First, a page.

Nostalgia for throwback technology also extends to the reflexive, fourth-wall breaking narrative ruptures throughout the game. Oxenfree falls under the purview of “VHS horror games,” in which the grainy, fuzzy degradation of the format’s physical tapes manifest in the game’s corrupted visuals. The game plays on established fears of outdated—and therefore “dead”—media, in which videotapes are mapped with unclear memories like the cursed footage of The Ring or the revelatory video at the emotional climax of Silent Hill 2. When encountering the supernatural horrors of the game, Oxenfree will sometimes glitch with static-y, crackling footage like a damaged tape and literally rewind to an earlier point in the scene. This repetition of a scene over and over again with slight variation each time evokes a ghostly, parallel world of interdimensional horrors. Like the suburban encounter with the supernatural “upside down” of Stranger Things, Oxenfree plays upon audience nostalgia for Halloween mischief and childhood horror media common to the VHS tapes that lined the racks of video rental stores before the advent of streaming media. Moreover, the game also taps into memories of radio programs, suggesting a further generational nostalgia when Jonas recalls how his mom used to listen to similar shows after Alex tunes to an old-fashioned broadcast on her radio. The sinisterly peppy radio announcer who recurs throughout the game breaks the fourth wall and speaks in riddles to the characters, evoking the diabolical “quiz show” sequence in the hospital elevator of Silent Hill 2, in which vestiges of the past seem to communicate with the present and the ghosts of the dead uncannily reappear through outdated technology.

The ghosts that surround the characters of Oxenfree can manifest as sweet memories in addition to haunting specters. Alex’s brother Michael recently died, as well as Jonas’s mother, and they carry this grief throughout the game with a palpable sense of hurt. Thus, beneath the cryptic radio transmissions and tears in reality, Oxenfree is ultimately about reckoning with loss. Alex and Jonas both work through their sadness by accompanying one another throughout their travails, growing closer as step-siblings and returning to hidden memories to express things that were left unsaid. These characters grapple with a tension between past and future, and they must negotiate the comforts and safety of family life at home with the beckoning possibilities of a future beyond high school. Worry over the future looms heavily over the proceedings. Ren fears losing his friend Alex if she moves far away for college, and such insecurities manifest when the group frequently splits up, suggesting the feeling of childhood friendship dissipating beyond one’s control.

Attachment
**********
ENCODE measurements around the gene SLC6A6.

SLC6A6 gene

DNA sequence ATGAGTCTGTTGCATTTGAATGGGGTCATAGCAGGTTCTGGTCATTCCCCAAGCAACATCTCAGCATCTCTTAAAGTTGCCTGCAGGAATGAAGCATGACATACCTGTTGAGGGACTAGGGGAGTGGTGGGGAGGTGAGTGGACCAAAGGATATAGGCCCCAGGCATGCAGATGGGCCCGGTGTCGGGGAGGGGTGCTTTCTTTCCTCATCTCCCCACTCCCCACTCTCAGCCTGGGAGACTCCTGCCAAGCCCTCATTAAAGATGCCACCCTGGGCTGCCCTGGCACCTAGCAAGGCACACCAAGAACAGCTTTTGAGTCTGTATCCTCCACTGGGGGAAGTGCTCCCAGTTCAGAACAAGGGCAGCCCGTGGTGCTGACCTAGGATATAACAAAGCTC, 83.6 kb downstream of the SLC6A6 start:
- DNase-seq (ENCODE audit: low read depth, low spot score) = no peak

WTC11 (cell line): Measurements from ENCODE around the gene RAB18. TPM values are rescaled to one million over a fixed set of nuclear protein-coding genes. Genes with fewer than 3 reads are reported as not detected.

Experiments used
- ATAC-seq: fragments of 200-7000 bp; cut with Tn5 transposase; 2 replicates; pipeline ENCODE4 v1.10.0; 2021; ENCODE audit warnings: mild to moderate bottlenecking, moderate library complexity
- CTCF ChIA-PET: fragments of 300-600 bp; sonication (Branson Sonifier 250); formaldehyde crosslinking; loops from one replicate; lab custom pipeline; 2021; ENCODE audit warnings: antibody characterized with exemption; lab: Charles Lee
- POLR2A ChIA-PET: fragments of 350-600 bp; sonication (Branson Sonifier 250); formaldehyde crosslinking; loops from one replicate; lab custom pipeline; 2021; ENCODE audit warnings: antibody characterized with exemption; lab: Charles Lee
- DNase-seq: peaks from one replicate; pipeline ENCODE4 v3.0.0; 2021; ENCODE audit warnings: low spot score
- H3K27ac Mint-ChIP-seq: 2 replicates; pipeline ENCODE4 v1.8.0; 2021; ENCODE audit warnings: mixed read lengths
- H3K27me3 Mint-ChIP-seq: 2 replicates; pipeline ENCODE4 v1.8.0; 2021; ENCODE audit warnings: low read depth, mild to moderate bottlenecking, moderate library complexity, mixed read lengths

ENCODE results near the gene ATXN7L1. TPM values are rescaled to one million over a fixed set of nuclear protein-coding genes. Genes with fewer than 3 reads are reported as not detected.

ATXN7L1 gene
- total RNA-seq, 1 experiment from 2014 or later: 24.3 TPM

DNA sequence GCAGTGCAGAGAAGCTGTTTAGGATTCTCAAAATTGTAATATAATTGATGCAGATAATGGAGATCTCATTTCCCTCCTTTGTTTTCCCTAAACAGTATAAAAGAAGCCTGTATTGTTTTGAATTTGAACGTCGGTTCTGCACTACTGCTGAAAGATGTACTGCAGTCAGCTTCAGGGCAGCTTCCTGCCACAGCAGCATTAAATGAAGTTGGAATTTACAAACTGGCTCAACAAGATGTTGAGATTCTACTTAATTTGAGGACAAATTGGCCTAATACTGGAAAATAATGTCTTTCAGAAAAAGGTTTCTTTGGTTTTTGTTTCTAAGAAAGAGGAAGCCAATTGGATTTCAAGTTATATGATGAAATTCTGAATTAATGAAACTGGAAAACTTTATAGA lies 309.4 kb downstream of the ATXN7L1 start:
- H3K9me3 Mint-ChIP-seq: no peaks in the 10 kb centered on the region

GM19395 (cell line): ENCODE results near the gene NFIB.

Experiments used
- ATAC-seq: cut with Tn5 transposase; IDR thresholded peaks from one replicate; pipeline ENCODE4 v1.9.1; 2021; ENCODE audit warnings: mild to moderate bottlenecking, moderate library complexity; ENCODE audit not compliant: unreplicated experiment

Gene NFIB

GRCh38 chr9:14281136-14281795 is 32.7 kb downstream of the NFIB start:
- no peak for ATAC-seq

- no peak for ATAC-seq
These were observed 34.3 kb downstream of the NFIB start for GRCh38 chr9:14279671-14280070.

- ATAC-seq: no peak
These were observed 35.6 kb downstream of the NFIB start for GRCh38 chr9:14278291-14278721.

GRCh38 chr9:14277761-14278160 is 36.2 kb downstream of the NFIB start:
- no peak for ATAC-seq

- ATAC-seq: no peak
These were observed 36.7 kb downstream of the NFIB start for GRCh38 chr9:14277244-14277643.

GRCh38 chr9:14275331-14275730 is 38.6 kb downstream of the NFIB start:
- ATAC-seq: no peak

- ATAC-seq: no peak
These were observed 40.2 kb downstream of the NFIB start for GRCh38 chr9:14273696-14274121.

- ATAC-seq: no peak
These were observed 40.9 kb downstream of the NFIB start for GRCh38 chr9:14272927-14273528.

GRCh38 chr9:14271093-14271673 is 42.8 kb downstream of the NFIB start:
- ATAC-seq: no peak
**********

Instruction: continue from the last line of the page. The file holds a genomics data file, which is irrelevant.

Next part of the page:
Ultimately, Oxenfree admits that nostalgia for the past is only a temporary reprieve to life’s problems, and that the past is already history despite efforts to change it. The ghosts of the game tell Alex, “You can’t change before. You can’t change anything,” words that she needs to hear to reach a sense of closure. Like Life is Strange before it, we’re merely spectators to the flow of time. We “take notice of what you choose to” and clutch at moments like an overnight party. By doing so, time hangs in the air before we must accept the need to part our own ways and create new memories elsewhere. The odd events that occur over the course of a single night in Oxenfree bind the five characters together even if they separate after graduation, but it also represents a period of personal growth that will fundamentally change their temperament and worldviews to make them better people. Friendships deepen and young love can even blossom in the game, and the bravura ability to simply hug each individual character before the game’s finale is a kindhearted, empathetic gesture so rarely seen in gameplay mechanics. It reminds us of the significance of childhood bonds and togetherness. These characters may not know it yet, but soon, this night will be looked upon nostalgically too.

What Night School Studio accomplishes with Oxenfree is tapping into the collective memories of youthful leisure and possibility, where simply exploring a backyard wilderness is grounds for profound character growth. Whether through the sublime soundtrack by scntfc that revives the synthesized downtempo ambiance of Boards of Canada and Tangerine Dream or the narrative familiarity of a John Hughes-esque collection of teenagers unsure about their place in the world, Oxenfree reflects back the anxieties and life lessons encountered throughout these formative nights. Fear of the unknown is universal, but so too is sublimity; solitude can be found simply in sitting by the fire and remembering.

Miguel Penabella is a freelancer and comparative literature academic who worships at the temple of cinema but occasionally bears libations to videogames. His written offerings can be found on PopMatters, First Person Scholar, and Unwinnable, and he blogs on Invalid Memory.